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NHS training course launched

A training course aimed at giving organisations “an in-depth understanding of the drastic new changes in the NHS marketplace” has been launched by communications agency Fleishman-Hillard

A training course aimed at giving organisations ìan in-depth understanding of the drastic new changes in the NHS marketplaceî has been launched by communications agency Fleishman-Hillard (FH).

The `drastic changes' in question include an expected cut in the number of Primary Care Trusts (PCTs) and strategic health authorities, which some observers are predicting to be reduced by up to 50 per cent. Any such move would lead to many redundancies and a noticeable merging of services, according to FH.

Another key issue is that the reintroduction of practice-based commissioning is expected, which many feel is little more than a return to GP fund holding. In other words, PCTs would no longer be the sole commissioners of services - an increasing proportion of commissioning would be carried out at a local level.

FH's team of NHS and health policy specialists believes it has pre-empted the changes by developing a new offering to companies that do business with the NHS, aiming to give them an insight into the changes currently being planned and the significance of those changes for organisations, thereby filling a gap that critics say the NHS might well have filled itself.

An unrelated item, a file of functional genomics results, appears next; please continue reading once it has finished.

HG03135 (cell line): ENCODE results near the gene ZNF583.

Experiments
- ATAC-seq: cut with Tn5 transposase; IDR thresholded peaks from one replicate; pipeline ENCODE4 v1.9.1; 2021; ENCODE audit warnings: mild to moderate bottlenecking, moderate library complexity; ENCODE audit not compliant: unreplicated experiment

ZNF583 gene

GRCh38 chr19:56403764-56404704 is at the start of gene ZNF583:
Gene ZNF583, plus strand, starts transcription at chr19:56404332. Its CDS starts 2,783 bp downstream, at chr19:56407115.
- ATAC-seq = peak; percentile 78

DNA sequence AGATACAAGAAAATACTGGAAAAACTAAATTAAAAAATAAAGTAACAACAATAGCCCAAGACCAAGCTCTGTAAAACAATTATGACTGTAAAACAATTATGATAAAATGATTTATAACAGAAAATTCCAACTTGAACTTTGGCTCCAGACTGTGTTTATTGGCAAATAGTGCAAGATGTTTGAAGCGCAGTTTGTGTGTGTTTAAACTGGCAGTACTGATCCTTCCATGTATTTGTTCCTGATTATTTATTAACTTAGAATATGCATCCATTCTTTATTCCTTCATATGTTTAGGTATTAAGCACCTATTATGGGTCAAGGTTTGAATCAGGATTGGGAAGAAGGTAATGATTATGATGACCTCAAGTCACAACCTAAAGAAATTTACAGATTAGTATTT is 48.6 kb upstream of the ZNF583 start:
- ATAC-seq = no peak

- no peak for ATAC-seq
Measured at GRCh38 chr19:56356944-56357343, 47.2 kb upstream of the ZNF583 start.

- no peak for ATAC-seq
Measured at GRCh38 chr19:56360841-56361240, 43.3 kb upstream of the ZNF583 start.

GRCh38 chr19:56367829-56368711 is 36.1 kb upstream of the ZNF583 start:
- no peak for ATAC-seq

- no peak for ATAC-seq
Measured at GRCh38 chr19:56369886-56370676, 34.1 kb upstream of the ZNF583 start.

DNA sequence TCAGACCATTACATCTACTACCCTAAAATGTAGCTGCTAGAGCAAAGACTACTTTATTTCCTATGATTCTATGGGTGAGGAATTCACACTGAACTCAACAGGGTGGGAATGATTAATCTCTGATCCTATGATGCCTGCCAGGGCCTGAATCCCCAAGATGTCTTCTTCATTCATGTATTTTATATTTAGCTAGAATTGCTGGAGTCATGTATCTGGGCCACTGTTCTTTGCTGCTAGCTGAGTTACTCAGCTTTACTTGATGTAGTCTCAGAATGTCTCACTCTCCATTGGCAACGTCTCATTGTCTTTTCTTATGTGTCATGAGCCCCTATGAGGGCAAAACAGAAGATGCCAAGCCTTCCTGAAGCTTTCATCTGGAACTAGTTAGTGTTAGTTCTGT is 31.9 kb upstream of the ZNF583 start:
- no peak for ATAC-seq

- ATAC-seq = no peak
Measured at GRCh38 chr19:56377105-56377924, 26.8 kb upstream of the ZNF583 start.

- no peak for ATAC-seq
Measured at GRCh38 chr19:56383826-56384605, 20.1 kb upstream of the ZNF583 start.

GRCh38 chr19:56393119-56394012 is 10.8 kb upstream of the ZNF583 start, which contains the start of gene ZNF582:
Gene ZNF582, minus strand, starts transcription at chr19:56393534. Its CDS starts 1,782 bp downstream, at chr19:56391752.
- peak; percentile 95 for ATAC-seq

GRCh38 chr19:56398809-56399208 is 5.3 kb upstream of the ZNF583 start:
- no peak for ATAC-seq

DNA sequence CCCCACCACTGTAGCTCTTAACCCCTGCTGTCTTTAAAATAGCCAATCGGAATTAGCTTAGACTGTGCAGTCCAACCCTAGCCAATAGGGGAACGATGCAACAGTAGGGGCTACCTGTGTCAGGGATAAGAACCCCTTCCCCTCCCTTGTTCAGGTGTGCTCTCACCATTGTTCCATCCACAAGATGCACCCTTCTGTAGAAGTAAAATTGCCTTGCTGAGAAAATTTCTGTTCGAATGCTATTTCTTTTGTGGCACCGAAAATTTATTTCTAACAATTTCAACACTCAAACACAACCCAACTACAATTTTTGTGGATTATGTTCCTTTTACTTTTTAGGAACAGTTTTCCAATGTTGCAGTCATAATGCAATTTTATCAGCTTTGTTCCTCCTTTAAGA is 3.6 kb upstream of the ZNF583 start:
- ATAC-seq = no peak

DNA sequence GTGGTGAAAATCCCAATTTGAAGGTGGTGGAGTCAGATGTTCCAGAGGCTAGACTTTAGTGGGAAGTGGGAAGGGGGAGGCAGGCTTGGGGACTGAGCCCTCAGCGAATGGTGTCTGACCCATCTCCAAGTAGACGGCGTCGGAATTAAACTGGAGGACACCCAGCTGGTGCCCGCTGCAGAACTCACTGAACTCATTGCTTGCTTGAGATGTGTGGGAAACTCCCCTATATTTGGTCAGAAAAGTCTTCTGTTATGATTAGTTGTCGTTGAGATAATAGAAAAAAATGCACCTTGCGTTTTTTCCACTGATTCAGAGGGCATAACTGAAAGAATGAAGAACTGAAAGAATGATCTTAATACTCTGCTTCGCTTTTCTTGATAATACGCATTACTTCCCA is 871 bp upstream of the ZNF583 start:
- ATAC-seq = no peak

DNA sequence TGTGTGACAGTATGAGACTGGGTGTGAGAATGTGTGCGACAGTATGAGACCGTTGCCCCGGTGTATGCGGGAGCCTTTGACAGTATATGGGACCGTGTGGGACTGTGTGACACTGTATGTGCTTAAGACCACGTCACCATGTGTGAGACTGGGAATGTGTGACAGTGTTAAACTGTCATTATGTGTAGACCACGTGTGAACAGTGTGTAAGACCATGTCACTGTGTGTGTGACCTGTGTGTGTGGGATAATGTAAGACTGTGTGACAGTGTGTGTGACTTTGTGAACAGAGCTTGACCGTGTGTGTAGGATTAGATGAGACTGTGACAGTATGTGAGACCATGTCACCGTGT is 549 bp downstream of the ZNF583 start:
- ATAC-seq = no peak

ìWe are expecting to see a vastly reduced number of primary care organisations and strategic health authorities leading to significant changes to the commissioning of frontline services,î Adam Harridance, a senior consultant within the FH healthcare public affairs practice, told Pharmaceutical Marketing.

ì[However,] the majority of people employed within the NHS do not understand how the NHS works, so how can external companies expect to have their finger on the pulse? Our training course will not only give them the pulse rate, but the blood pressure, cholesterol and BMI of the NHS, all in one day,î he added.

He is also quick to point out that only 27 per cent of NHS staff felt that the organisation's departments communicated effectively with each other -  let alone the outside world, according to the 2004 NHS Staff Survey.

In an earlier statement, he claimed that we could expect reintroduction of practice-based commissioning and payment by results, meaning that GPs will become accountable for their own spending and prescription writing, positioning them yet further towards the centre of pharmaceutical marketers' focus.

2nd September 2008

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